AW received a warning on 22 February 2019 that, by failing to attend OH before her return, she would disqualify herself from returning and she would be ineligible to undertake the third year examinations later that year.  That in turn would render her unable to complete her medical degree within the maximum period of registration. She was exhorted to attend OH accordingly. In reply, AW provided a copy of a letter she had previously sent to the university on 19 February 2019 complaining, amongst other things, about the decision to require an OH report and that it be disclosed to the staff.

The university wrote to AW on 3 April 2019 terminating her registration, citing two reasons:

1. AW’s failure to attend a scheduled OH appointment and hence to fulfil the requirement to confirm her fitness to return to study; and

2. AW’s failure to attend her first placement following her expected return date and to complete the enrolment process.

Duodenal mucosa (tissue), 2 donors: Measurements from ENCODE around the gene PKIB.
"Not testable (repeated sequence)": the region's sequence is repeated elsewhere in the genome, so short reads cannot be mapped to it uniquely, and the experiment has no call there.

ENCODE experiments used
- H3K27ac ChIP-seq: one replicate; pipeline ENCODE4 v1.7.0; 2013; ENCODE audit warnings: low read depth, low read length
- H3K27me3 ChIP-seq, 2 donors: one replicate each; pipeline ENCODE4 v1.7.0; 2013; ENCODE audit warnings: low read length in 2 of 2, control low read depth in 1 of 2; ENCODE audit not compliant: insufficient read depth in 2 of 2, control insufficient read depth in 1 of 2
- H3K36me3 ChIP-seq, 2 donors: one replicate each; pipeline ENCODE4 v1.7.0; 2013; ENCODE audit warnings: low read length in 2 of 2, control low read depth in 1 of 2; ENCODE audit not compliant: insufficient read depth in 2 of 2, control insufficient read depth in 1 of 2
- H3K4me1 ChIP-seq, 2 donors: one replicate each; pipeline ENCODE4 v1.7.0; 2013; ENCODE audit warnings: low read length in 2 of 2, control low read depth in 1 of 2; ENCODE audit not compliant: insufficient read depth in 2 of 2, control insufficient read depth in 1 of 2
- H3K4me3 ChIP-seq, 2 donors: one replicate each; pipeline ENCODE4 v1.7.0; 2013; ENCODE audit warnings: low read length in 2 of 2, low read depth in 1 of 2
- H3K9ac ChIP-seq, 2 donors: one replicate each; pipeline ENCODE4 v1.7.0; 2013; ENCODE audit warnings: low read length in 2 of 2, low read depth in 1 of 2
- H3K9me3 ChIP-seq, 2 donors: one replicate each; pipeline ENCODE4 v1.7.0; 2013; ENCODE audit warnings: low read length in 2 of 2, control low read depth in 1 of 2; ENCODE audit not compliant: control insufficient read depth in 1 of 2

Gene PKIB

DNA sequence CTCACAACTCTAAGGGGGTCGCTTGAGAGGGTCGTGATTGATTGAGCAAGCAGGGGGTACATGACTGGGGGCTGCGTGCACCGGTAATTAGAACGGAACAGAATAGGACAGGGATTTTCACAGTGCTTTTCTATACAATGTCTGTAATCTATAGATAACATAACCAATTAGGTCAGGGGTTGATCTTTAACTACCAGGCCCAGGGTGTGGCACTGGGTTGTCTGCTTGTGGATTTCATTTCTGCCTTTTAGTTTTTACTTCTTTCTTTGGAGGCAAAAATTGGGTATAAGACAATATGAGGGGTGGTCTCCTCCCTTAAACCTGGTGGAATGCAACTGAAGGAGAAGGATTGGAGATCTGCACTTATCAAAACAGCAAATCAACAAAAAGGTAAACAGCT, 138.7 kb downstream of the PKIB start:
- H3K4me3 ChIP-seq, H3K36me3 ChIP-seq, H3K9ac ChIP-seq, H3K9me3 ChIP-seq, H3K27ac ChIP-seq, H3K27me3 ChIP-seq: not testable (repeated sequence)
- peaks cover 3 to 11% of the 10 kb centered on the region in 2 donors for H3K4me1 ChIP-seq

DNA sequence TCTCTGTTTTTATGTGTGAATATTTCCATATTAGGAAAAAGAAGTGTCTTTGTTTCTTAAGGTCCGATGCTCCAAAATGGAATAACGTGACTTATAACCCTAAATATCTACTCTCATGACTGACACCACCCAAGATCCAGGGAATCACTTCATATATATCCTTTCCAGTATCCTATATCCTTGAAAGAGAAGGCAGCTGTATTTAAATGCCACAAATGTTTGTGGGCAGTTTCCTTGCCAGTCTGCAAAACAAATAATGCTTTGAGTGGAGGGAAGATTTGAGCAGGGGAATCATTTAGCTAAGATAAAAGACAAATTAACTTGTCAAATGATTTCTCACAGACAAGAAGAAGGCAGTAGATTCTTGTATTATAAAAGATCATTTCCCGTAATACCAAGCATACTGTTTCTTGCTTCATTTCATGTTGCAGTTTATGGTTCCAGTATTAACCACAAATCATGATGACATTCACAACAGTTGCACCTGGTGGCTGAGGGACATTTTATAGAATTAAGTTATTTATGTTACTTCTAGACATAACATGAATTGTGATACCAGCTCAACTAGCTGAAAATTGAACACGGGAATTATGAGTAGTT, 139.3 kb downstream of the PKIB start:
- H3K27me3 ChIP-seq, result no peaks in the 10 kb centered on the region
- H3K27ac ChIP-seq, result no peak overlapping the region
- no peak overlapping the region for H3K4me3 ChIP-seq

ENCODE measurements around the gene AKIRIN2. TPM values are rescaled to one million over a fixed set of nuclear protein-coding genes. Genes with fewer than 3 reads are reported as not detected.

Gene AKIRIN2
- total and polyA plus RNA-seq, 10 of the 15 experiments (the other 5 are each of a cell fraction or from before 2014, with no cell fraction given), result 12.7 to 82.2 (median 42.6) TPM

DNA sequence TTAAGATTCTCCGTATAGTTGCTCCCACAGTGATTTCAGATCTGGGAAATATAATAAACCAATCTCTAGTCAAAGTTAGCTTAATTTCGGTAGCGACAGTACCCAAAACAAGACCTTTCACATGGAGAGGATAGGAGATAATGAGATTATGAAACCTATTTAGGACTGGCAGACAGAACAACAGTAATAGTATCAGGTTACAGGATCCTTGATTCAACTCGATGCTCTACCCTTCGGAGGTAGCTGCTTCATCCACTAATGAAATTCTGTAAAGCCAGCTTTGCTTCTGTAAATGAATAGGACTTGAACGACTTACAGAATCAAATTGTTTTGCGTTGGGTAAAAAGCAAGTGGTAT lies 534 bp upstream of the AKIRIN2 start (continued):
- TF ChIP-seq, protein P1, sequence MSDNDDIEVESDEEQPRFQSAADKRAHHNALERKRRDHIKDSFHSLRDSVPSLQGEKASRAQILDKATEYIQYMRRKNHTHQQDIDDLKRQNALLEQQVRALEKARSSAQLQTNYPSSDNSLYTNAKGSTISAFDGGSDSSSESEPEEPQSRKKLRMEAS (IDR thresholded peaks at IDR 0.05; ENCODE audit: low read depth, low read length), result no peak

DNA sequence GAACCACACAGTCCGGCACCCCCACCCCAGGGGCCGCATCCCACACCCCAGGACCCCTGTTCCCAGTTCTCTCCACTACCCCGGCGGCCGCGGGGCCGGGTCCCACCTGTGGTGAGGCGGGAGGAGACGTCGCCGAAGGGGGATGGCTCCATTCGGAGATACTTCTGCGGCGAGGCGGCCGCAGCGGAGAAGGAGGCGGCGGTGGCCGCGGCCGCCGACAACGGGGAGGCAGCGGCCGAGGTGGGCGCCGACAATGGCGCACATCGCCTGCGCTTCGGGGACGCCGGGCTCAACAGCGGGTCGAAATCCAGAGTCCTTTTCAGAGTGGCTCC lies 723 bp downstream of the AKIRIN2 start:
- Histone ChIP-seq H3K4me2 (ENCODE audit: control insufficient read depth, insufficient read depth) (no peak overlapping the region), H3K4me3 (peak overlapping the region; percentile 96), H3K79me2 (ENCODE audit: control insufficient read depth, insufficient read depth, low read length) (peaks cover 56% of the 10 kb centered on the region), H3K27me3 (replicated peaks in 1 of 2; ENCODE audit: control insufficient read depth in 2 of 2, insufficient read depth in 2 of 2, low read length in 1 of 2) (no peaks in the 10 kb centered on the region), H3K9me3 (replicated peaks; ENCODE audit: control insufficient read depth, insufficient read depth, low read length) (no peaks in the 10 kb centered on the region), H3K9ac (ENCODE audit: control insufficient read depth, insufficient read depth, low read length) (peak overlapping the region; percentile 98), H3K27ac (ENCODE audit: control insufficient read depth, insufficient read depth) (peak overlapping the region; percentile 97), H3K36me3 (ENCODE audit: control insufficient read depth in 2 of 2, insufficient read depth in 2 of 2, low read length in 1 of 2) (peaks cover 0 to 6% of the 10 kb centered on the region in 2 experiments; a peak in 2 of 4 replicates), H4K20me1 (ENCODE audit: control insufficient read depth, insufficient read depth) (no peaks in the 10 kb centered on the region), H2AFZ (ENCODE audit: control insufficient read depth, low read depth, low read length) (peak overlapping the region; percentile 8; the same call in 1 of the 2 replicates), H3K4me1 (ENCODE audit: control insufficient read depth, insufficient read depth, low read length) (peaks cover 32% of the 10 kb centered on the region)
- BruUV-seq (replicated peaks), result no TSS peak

The letter invoked regulations affording the university a discretion to terminate the registration of students who do not maintain contact by completing normal formalities and/or responding to correspondence, following repeated and extensive reminders.

The university also subsequently indicated that it was not prepared to consider a complaint from AW regarding the decision, on the basis that her previous appeal against the ERP’s recommendations, which AW maintained had prevented her from returning at an appropriate time and resulted in her registration being terminated, was not upheld. The university contended that the complaints procedure could not be used to appeal against the outcome of an appeal made under another procedure and refused to issue a Completion of Procedures letter (COP).

The challenge

AW sought judicial review of the university’s decision, on the grounds that it was unlawful in particular because it afforded AW no right to make representations and provided no system for review.  The judge agreed.

Further, it was not enough for the university simply to state that AW was expected to return to study by a specific date and expected or recommended to attend an OH referral.  The university should also have made clear to her the consequences of failing to do so i.e. termination of registration.